For sure, the consoles themselves are much more powerful so you can do this open world and we’re using Microsoft’s cloud compute to run our servers so we can do a lot more than the traditional infrastructure of having a bunch of servers in a room somewhere in the world. Being able to spool up servers as you need them, being able to connect people with their friends, all that stuff makes the seamless 8 player co-op possible.

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Dead Island 2 will be released on PS4, Xbox One and PC in Spring 2015. You can check out Sean’s preview from GamesCom here!

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Preview – F1 2014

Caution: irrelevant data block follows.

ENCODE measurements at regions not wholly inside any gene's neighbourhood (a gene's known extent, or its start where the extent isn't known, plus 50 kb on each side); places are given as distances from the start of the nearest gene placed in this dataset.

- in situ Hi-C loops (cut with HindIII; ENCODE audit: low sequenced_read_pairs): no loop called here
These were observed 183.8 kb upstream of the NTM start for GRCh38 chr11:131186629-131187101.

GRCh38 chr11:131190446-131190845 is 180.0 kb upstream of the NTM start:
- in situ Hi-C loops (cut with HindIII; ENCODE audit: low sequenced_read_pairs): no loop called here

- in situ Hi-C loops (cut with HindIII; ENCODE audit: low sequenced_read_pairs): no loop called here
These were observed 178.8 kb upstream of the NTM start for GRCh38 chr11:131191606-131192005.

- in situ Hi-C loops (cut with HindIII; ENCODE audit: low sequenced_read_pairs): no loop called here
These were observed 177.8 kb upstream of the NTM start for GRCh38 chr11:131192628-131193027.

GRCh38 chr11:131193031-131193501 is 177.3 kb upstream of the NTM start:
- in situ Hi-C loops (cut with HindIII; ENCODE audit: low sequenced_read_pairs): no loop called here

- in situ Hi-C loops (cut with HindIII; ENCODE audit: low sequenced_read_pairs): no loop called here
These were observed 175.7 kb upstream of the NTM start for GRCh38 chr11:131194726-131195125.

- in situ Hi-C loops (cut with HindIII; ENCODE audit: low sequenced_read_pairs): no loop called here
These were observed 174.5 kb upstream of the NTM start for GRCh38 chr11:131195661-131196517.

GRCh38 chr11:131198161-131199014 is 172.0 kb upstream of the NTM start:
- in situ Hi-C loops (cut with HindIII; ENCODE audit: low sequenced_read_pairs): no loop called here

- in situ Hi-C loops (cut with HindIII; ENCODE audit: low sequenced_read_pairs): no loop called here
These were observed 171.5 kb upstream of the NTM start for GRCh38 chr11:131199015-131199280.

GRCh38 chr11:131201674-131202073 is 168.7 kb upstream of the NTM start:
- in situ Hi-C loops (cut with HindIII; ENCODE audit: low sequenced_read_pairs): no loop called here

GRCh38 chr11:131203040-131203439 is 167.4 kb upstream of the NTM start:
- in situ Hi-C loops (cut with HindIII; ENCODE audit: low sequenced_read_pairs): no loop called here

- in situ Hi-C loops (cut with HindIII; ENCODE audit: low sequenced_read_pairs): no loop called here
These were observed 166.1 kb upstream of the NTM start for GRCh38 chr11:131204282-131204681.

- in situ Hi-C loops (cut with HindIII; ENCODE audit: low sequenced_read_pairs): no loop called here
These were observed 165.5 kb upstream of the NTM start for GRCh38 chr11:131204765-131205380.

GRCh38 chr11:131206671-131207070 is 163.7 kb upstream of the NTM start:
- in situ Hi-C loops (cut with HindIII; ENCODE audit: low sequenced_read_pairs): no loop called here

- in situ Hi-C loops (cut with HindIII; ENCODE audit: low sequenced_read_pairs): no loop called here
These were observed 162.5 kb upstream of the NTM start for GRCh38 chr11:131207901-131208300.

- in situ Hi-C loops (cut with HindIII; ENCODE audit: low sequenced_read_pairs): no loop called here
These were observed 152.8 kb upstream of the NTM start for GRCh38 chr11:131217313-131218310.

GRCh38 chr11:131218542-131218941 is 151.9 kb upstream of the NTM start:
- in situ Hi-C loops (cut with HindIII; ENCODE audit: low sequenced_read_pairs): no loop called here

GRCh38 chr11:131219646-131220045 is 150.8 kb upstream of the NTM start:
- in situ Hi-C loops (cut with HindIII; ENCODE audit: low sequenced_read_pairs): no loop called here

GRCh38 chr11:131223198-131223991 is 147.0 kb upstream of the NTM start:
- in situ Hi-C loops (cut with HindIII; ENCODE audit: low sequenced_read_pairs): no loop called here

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It’s time again for Codemasters to let us in for a little preview of their efforts with F1 2014, which in real life has been a new and exciting time for the sport. For those of you that haven’t seen the fallout of Lewis Hamilton and Nico Rosberg this year over the news and the papers, you might be forgiven for even noticing anything different about this years Formula One season. Of course you’d also have been living under a rock that was stuck beside a stalagmite that was in the back of a very deep dark cave that had yet to have been discovered somewhere in the depths of the Amazon jungle that native tribes fear to approach due it possibly containing a soul sucking monster that could only be appeased by the sounds of a V8 engine… I digress.